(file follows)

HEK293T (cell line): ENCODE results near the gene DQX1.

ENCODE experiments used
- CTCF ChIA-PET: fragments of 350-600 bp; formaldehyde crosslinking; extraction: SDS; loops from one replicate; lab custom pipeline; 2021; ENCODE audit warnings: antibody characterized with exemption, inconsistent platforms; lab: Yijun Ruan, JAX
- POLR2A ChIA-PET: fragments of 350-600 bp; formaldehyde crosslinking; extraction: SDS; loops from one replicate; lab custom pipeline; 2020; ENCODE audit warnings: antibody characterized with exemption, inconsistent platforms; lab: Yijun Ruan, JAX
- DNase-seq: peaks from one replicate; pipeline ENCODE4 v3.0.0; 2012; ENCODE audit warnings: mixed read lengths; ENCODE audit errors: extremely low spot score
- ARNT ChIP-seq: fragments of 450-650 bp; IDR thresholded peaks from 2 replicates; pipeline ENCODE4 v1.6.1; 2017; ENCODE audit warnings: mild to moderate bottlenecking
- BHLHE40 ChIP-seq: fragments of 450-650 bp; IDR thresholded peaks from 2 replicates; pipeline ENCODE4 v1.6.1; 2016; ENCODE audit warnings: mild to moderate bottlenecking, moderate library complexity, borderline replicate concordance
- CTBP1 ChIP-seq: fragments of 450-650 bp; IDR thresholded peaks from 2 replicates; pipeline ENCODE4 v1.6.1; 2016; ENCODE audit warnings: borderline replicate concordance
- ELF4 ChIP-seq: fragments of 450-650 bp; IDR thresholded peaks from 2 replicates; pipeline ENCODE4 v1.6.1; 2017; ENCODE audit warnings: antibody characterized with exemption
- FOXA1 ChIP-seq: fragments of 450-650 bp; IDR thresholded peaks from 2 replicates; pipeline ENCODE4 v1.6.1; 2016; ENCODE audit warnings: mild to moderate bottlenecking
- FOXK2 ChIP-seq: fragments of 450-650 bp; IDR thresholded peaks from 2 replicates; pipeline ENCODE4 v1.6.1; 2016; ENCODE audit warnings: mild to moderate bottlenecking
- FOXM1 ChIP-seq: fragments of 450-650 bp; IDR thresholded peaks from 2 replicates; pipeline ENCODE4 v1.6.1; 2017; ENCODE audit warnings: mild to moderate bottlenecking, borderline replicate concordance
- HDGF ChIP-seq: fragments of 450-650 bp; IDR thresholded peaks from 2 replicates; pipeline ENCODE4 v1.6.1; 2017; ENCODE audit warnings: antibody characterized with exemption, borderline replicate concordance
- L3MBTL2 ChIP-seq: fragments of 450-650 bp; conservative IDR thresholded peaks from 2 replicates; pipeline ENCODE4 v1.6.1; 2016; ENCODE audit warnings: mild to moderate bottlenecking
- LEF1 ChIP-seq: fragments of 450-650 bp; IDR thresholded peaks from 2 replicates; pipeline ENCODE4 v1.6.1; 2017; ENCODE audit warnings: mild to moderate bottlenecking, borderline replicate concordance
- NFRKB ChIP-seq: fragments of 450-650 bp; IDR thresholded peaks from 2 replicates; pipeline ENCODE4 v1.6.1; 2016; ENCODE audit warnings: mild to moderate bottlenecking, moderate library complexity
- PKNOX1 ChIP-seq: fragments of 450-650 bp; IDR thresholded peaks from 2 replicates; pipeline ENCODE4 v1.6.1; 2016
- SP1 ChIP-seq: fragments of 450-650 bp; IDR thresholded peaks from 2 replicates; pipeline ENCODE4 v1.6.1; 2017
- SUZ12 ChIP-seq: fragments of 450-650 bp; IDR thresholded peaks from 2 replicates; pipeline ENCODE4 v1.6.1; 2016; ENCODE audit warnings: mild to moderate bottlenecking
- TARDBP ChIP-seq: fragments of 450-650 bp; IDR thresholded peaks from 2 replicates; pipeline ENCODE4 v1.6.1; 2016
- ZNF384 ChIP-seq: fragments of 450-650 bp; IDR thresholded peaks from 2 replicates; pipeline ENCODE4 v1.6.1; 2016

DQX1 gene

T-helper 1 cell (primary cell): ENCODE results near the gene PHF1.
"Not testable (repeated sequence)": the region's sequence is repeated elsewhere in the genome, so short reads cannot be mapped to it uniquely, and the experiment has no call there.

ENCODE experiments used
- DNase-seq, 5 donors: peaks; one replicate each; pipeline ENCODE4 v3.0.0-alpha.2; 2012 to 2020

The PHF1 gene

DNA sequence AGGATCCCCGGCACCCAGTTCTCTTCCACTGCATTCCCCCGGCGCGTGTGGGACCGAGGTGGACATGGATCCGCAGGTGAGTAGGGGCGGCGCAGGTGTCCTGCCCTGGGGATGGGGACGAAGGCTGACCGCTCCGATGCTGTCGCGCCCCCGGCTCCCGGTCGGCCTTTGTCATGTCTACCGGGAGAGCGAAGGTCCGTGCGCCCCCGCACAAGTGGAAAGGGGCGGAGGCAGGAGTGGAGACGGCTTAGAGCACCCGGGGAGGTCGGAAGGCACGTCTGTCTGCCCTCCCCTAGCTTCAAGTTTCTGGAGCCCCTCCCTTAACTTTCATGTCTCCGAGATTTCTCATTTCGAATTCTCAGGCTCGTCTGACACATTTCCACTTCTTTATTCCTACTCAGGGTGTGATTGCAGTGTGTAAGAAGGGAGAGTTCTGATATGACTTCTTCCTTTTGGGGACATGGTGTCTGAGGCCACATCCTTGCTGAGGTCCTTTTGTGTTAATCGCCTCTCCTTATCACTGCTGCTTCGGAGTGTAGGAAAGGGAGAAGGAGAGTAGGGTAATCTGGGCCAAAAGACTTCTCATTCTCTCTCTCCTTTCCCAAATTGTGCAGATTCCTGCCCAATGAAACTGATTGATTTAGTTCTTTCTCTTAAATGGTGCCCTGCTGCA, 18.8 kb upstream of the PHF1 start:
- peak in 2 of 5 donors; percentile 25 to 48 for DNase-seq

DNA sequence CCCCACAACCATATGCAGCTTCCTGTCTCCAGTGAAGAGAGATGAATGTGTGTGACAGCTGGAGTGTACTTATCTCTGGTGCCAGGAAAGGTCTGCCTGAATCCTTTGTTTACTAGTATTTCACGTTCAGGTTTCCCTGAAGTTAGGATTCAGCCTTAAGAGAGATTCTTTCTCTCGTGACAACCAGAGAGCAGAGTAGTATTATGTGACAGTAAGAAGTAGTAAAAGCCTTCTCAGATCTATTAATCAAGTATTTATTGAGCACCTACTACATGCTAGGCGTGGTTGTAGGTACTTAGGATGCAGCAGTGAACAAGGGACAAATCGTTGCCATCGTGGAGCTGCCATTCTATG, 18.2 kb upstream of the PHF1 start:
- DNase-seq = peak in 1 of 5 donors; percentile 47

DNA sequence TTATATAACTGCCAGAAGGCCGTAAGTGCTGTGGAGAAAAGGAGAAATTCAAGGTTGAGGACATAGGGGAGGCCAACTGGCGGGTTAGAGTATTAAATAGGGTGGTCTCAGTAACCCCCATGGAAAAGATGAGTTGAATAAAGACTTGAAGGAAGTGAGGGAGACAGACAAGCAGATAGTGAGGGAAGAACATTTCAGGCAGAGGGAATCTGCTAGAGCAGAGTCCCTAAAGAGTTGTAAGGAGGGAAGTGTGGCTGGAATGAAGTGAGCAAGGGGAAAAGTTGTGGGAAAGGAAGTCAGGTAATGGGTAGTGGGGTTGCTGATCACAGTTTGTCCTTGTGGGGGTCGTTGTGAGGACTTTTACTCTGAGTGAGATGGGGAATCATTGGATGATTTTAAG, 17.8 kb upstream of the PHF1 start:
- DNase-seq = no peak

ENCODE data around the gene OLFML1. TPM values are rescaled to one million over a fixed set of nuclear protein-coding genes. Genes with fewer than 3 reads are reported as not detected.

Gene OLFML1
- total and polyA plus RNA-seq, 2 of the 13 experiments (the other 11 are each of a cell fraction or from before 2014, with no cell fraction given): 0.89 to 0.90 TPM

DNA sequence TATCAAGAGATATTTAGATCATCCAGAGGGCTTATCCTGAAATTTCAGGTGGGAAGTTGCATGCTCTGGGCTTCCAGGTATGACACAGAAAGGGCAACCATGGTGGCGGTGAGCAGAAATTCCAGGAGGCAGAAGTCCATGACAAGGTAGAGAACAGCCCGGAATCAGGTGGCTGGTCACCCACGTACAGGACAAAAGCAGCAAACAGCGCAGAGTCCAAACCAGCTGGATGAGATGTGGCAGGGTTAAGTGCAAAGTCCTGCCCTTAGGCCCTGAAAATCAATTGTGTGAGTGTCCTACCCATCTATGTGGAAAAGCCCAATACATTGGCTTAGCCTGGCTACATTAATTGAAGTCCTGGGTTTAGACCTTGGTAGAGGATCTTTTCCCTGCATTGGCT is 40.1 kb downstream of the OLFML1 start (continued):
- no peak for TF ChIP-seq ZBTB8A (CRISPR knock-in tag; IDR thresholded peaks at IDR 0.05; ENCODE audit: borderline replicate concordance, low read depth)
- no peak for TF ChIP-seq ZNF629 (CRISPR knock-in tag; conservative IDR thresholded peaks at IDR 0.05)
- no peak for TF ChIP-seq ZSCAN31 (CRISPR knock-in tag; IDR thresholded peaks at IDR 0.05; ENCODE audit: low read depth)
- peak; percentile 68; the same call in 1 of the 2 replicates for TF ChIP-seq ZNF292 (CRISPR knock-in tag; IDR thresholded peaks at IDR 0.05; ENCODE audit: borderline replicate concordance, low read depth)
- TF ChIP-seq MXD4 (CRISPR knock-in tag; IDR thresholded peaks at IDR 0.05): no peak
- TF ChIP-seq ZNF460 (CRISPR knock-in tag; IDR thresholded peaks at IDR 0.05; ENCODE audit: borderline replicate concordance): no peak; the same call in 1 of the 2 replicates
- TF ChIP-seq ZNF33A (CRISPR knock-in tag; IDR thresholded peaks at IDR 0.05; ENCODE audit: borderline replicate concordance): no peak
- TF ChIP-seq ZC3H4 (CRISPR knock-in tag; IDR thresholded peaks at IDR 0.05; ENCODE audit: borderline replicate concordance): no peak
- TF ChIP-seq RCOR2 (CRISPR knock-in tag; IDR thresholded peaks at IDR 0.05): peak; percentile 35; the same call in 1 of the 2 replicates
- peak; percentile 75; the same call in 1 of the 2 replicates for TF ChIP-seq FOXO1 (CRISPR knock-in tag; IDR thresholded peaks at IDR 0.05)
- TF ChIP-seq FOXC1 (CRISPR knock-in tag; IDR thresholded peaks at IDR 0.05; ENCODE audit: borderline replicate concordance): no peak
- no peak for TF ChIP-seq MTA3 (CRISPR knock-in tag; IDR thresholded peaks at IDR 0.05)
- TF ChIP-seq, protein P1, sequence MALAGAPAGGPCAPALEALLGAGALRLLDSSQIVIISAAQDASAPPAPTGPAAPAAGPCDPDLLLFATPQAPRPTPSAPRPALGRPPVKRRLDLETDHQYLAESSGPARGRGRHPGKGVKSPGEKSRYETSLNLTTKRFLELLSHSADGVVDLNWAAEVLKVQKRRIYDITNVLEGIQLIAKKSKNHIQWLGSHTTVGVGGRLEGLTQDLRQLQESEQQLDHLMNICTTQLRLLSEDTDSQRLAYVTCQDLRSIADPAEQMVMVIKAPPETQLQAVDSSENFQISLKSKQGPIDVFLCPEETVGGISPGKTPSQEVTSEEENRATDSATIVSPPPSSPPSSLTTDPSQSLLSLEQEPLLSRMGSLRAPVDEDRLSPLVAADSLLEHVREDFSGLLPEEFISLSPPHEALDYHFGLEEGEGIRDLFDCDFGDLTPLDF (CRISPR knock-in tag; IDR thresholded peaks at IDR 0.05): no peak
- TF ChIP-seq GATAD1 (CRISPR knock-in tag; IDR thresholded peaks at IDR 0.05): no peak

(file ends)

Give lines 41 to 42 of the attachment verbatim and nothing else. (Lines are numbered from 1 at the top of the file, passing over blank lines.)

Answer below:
- peak; percentile 68; the same call in 1 of the 2 replicates for TF ChIP-seq ZNF292 (CRISPR knock-in tag; IDR thresholded peaks at IDR 0.05; ENCODE audit: borderline replicate concordance, low read depth)
- TF ChIP-seq MXD4 (CRISPR knock-in tag; IDR thresholded peaks at IDR 0.05): no peak